Private residential property prices are expected to rise between five and 12 per cent next year.
Analysts expect high-end properties to lead the price increase. They say prices in that segment still have room to grow because of the positive economic outlook for 2011.
Robust economic growth forecast of between four and six per cent next year and abundant liquidity are making analysts upbeat.
Karamjit Singh, managing director, Credo Real Estate, said: “The residential market is generally looking very strong, very bright. Having said that, within the various categories, we believe that the mid-prime and prime would do slightly better than the suburban market.
“We see more capital upside in mid-prime, prime. It’s also that segment of the market that has not fully recovered from the all-time peak in 2007, where the suburban market has surpassed and we’re now at historical highs.
“2010 can be considered as a recovery year, where we’re recovering from an economic slump, from a very low base. So the pace of rise of values tends to be faster, quicker. I don’t think it’ll be repeated in 2011, unless there’s an entirely new phenomena that re-prices the property values in general.
“So here we’re talking about a more moderated pace of growth, backed by an overall sense of confidence.”
Industry watchers expect prices in the luxury market to easily push past the S$2,500 per square foot mark.
Donald Han, vice chairman, Cushman & Wakefield, said: “I think the main reason is that Singapore continues to be a very attractive hub for a lot of wealth management centres.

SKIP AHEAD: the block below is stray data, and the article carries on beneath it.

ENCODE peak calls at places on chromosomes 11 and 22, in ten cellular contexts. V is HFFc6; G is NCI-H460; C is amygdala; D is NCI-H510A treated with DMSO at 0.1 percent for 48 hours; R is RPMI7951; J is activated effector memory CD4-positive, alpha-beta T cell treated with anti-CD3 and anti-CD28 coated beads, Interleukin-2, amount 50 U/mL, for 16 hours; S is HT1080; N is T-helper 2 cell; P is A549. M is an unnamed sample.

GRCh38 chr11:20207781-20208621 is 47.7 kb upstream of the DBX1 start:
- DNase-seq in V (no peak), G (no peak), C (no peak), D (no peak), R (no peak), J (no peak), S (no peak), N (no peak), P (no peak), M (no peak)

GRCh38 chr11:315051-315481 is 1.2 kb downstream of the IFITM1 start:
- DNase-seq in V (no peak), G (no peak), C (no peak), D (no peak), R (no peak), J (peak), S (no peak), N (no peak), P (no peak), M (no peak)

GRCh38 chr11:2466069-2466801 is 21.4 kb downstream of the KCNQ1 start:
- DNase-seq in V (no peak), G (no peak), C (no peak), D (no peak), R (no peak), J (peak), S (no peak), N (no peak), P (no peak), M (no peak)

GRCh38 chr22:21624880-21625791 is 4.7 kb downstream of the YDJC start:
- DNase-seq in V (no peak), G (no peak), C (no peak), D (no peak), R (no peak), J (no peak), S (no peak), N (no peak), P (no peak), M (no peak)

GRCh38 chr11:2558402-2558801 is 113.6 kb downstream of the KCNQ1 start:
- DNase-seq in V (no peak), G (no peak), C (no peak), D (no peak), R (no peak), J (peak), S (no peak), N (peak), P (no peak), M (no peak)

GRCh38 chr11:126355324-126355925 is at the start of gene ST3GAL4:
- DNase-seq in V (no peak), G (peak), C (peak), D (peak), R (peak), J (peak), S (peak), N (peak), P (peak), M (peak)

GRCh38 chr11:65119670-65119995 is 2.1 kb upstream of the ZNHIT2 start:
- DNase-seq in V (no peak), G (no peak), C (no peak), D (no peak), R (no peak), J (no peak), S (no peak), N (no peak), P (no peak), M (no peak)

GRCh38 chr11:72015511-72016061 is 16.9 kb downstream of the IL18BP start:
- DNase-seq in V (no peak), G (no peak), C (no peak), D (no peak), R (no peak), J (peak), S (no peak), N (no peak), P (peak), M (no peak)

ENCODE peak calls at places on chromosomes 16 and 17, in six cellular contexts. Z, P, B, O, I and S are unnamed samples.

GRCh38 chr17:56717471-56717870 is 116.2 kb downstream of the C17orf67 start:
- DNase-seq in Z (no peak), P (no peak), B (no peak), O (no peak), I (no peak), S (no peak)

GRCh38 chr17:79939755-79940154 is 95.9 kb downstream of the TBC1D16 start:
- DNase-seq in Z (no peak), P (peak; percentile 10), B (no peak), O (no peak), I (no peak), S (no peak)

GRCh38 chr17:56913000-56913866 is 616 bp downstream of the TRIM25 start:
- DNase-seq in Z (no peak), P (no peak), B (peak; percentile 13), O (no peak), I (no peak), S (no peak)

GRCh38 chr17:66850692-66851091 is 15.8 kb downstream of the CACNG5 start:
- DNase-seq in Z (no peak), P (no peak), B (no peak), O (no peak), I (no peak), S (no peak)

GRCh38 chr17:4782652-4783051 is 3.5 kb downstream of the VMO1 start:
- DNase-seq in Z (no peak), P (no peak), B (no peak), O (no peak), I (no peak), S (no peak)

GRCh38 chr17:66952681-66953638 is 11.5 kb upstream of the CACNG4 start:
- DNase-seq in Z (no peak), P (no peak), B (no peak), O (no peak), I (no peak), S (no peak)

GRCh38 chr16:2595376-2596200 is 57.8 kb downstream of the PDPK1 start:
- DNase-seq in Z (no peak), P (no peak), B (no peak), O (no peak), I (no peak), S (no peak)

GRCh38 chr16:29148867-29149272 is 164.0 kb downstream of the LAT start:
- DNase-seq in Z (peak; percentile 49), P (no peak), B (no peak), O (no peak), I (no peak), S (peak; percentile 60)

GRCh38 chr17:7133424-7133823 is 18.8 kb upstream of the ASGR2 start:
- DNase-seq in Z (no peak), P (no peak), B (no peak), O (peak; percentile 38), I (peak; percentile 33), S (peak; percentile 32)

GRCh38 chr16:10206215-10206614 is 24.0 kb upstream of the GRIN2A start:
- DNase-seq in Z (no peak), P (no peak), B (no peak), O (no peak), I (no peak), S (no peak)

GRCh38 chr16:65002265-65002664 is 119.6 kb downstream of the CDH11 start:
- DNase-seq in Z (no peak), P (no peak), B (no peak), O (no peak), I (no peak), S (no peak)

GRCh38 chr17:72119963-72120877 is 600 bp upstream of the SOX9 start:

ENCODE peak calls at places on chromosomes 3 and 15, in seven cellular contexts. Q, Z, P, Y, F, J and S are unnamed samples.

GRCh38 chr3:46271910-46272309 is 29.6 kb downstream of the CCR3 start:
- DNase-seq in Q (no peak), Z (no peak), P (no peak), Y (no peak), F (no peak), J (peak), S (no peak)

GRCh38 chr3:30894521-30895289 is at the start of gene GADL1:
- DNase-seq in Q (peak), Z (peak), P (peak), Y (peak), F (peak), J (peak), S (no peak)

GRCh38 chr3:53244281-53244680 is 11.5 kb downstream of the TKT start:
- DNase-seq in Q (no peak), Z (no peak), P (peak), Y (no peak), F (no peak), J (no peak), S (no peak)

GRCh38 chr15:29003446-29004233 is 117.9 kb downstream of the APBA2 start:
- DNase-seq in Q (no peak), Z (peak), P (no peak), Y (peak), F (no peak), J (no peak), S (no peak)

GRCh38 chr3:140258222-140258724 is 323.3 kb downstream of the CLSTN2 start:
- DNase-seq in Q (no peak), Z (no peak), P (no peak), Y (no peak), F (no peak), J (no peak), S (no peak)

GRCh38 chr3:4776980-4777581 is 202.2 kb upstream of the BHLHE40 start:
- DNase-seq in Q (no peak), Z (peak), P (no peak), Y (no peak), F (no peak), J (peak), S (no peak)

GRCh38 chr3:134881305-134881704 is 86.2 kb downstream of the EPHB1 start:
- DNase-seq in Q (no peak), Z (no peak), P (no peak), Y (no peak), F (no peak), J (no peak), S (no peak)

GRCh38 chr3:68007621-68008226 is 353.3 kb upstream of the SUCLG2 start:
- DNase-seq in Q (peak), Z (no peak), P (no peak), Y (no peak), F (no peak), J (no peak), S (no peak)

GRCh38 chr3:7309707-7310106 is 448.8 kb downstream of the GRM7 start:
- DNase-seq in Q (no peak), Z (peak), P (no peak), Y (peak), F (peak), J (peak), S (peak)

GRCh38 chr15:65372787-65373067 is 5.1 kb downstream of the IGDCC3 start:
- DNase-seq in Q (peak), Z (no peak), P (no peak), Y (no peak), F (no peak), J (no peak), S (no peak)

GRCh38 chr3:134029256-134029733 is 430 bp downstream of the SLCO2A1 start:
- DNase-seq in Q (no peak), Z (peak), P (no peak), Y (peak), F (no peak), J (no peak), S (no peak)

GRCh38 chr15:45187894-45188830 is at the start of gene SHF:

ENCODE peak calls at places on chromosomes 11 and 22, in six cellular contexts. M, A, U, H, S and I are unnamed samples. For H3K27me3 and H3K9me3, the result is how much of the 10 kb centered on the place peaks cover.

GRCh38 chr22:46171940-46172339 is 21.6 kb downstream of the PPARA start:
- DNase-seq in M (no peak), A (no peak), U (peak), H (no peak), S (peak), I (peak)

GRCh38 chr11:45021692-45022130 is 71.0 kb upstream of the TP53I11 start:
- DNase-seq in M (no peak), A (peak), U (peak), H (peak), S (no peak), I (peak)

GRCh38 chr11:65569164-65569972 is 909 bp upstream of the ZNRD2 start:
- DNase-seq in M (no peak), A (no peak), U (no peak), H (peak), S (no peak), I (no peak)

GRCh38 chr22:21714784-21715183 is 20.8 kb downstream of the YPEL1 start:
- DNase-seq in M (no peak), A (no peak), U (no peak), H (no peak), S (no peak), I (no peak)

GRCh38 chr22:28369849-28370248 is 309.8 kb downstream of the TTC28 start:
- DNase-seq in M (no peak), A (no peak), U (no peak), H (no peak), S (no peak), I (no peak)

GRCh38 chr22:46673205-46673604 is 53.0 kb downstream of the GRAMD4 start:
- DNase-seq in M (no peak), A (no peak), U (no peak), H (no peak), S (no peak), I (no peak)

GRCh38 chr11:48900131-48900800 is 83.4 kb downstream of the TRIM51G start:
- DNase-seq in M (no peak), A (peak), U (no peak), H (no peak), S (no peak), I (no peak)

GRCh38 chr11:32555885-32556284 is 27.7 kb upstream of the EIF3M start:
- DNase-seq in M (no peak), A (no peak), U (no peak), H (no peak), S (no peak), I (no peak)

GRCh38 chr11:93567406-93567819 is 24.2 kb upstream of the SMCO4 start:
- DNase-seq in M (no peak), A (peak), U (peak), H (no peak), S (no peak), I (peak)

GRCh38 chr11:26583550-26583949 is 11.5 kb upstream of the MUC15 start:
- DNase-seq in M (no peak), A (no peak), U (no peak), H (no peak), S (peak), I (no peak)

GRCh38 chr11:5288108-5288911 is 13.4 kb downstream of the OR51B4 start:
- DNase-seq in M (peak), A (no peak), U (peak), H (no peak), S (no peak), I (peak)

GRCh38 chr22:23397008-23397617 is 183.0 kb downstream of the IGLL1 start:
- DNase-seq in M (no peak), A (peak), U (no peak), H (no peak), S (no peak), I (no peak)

“A lot of the investment banks are beginning to focus in bringing a lot of high net worth investors to park their money here. And as a result, I think some of these amounts will continue to trickle into real estate, and predominantly residential is usually the first stop for some of these investors.
“In addition to that, I think the market has started to see rental increases over in 2010 – rents have gone up by as much as 13 per cent on a per annum basis – and by virtue of the lack of new supply completed in 2011.
“In fact, the number is close to about 6,700 units in 2011, versus an average last 10-year trend-line of 9,700, that is, 30 per cent short of completion. We’ll see a continued increase for rental apartments, and this should be able to push up rentals by at least another 10-15 per cent in 2011.”
Observers expect between 10,000 and 13,000 new private home units to be sold in 2011. In the first 10 months of 2010, over 13,100 private units were sold.
Another segment to watch in 2011 is the enbloc sales market. In 2010, small and mid-sized collective sales, priced below S$50 million, proved to be most successful.
Mr Han said: “I think the momentum will carry on… The borders … will start to be tested. We’re beginning to test now and launching projects which are more than $200 million to as much as half a billion.
“And a lot depends on the state of the market for the residential project marketing. I think moving forward, the market for project marketing will continue to do well. As a result, developers will start to … want to land-bank into the private land supply.
“One of the supplies would be through collective enbloc sales, so continued good performance for collective enbloc. In 2010, we’d probably hit close to $1.5 billion in terms of total sales. We expect this number to double nearer to about $3 billion for 2011.”
For now, observers generally do not expect the government to introduce any additional property cooling measures, at least within the first half of 2011.
But if there is any indication of prices becoming unsustainable, it will be seen either in February or March. Industry watchers say some of the risk factors that could affect the positive private property sector performance here include increased interest rates and higher inflation.
Source : Channel NewsAsia – 13 Dec 2010